Monday, November 23, 2015

Is conviction by court-martial a bar to high office?

The process is an unfamiliar one to an American reader, but it appears from this account in The Nation that the Supreme Court of Pakistan plays a role in reviewing appointments to high office -- and takes offense when the facts are concealed:
The Supreme Court yesterday expressed annoyance over the federal government for concealing the fact that Shujat Azeem, Special Assistant to Prime Minister on Civil Aviation Authority (CAA) was court martialled. 
The attorney general was ordered to submit the service profile of Shujat Azeem. 
A three-judge bench, hearing the case, took strong exception to the petition filed by the federation as it concealed that Shujat was convicted by the Air Force. 
Deputy Attorney General sought permission to withdraw the petition, however, the bench rejected it. 
“We will not allow this to happen,” said Justice Amir Hani Muslim, who was heading the bench. 
The secretary CAA regretted the omission, and said it was not wilful.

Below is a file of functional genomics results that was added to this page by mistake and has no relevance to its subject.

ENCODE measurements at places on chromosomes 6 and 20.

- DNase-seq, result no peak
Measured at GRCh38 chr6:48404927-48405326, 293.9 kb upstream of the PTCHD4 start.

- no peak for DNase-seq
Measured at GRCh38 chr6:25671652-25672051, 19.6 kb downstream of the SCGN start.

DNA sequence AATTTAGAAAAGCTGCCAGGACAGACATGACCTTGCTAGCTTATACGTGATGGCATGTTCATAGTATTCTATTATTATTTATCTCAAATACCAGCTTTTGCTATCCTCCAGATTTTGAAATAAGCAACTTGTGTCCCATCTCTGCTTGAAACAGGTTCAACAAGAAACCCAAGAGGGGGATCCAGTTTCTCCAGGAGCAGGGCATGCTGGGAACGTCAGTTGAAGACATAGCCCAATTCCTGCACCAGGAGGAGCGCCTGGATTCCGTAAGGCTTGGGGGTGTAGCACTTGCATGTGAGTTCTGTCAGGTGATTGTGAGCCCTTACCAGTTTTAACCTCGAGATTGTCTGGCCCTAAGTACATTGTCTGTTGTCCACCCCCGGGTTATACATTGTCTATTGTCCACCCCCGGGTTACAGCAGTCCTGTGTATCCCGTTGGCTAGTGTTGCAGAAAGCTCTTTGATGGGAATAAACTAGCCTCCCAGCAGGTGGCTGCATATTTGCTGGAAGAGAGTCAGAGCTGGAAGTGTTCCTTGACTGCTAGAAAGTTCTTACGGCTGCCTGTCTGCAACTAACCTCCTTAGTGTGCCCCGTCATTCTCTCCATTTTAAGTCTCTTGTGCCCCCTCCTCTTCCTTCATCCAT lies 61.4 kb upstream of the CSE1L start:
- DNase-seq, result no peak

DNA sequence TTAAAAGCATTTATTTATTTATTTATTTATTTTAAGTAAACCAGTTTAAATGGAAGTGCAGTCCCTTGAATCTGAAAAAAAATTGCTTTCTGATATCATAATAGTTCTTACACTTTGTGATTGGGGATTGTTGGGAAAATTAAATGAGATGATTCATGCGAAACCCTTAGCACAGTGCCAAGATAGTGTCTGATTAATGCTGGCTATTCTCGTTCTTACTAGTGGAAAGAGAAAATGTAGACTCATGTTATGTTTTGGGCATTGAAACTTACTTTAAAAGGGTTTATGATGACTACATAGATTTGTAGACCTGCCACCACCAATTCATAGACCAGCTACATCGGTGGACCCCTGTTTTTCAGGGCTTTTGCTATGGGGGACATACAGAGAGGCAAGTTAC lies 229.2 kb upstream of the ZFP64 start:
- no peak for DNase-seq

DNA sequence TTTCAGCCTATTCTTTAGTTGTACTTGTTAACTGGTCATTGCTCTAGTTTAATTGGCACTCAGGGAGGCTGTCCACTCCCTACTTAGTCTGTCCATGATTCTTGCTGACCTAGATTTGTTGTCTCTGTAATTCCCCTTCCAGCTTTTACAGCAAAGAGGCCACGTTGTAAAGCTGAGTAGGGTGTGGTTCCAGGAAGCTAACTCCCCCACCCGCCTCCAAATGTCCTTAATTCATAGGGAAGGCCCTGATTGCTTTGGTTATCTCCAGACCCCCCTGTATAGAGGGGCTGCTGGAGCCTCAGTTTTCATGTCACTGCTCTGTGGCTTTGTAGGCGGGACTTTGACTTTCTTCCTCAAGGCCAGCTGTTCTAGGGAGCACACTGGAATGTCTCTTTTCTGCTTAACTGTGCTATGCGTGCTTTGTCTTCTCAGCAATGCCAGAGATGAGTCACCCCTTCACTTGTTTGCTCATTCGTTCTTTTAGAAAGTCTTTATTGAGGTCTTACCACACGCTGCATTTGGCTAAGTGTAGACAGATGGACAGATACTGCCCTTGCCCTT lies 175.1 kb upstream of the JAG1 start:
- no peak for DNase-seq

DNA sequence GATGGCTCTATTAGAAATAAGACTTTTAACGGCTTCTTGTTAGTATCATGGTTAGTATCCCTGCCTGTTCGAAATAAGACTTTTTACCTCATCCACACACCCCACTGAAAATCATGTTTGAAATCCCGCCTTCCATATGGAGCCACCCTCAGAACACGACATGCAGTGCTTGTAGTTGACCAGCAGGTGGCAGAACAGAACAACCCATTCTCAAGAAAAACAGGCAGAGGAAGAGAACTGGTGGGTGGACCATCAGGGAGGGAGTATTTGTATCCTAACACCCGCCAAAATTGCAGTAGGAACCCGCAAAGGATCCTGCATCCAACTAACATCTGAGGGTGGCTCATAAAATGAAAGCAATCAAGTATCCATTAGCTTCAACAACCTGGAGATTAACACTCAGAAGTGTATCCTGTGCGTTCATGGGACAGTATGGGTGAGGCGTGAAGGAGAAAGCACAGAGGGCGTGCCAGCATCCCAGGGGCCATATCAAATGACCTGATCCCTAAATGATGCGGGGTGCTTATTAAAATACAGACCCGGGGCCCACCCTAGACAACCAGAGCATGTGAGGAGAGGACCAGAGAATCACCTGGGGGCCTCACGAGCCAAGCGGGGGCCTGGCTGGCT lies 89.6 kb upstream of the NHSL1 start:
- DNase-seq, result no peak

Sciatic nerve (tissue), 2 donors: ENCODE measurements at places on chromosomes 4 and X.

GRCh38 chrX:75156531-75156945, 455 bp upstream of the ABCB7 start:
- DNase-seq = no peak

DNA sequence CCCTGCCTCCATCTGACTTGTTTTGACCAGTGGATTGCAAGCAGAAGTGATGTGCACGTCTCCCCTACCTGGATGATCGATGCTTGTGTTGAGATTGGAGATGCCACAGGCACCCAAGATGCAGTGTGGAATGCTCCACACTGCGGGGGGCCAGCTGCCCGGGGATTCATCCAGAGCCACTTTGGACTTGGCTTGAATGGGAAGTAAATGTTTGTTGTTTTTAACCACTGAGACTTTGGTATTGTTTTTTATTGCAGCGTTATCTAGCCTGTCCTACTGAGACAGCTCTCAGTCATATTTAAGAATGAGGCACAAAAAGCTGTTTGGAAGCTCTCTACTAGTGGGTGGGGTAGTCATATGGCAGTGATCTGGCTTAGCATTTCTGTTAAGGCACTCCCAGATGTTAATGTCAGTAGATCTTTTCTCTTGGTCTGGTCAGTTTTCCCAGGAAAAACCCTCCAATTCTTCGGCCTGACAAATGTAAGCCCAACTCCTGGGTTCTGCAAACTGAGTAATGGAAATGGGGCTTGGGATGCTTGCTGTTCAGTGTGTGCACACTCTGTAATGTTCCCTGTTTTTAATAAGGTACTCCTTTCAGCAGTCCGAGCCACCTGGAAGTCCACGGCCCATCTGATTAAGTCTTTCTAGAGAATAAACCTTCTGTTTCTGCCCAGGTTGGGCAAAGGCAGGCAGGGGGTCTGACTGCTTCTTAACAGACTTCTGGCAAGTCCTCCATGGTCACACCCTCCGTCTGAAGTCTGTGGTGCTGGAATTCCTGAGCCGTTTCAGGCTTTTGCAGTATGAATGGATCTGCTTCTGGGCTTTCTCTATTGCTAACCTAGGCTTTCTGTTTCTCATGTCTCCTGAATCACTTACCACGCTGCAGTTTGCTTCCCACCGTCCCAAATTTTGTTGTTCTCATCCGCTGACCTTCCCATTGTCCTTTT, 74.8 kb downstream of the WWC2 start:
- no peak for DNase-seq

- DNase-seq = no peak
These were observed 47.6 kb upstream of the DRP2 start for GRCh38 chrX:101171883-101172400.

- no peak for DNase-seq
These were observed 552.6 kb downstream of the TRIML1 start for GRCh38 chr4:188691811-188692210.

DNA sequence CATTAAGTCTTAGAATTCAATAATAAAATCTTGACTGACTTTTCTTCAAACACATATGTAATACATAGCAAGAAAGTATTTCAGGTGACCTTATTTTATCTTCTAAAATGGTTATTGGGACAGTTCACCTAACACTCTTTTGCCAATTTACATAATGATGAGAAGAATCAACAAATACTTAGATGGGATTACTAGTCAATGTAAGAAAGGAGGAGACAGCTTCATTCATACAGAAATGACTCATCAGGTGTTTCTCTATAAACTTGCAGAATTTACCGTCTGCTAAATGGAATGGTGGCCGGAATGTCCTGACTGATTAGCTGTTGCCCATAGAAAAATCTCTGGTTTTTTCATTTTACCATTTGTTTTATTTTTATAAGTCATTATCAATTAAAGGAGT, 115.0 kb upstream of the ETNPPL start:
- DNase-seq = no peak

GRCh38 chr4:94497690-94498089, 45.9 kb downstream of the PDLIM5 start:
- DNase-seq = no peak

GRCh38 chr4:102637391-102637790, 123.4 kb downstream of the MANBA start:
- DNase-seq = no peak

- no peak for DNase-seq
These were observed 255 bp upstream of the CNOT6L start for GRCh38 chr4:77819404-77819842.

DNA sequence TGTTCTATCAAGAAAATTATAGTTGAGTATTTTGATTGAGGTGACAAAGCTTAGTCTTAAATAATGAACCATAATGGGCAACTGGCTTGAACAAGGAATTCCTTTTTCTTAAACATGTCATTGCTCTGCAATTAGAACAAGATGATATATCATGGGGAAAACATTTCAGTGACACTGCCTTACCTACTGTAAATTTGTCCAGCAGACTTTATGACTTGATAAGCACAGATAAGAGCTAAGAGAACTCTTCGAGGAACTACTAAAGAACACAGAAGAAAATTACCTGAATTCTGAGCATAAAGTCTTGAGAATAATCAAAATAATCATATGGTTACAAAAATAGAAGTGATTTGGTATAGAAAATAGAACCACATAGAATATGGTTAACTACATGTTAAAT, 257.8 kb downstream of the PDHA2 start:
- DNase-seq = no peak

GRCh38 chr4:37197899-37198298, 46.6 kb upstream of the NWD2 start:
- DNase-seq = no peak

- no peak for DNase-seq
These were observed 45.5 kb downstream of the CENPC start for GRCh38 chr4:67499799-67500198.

However, the court noted it was wilful, because when the secretary was confronted he admitted that Shujat left the service after he was court-martialled. 
The court, therefore, summoned Secretary Establishment. 
Nadeem Hassan Arif appeared before the court and submitted a summary of Shujat Azeem’s appointment. 
He told the court that the summary for the appointment of Shujat Azim had been floated by the secretary cabinet and not routed through the Establishment Division. 
The court noted that according to the summary Shujat Azeem was convicted by the Air Force. 
The bench expressed annoyance over the appointment of a convicted person as Special Assistant to PM. 
The court asked the Deputy Attorney General Sajid Illyas Bhatti that the federal government has two options, either to de-notify Shujat Azim or defend his appointment before it (court). 
The bench questioned whether the prime minister can appoint a convicted person on such an important post. 
The AAG sought some time to get instruction regarding the matter. 
The court, therefore, adjourned the case till 2nd December. 
In view of the apex court’s 25-07-13 order, Azim had tendered resignation as advisor to PM on CAA. 
However, he was again appointed as special assistant to PM on CAA after the retirement of former chief justice Iftikhar Muhammad Chaudhry.
Can a reader in Pakistan clarify the Supreme Court's role? 

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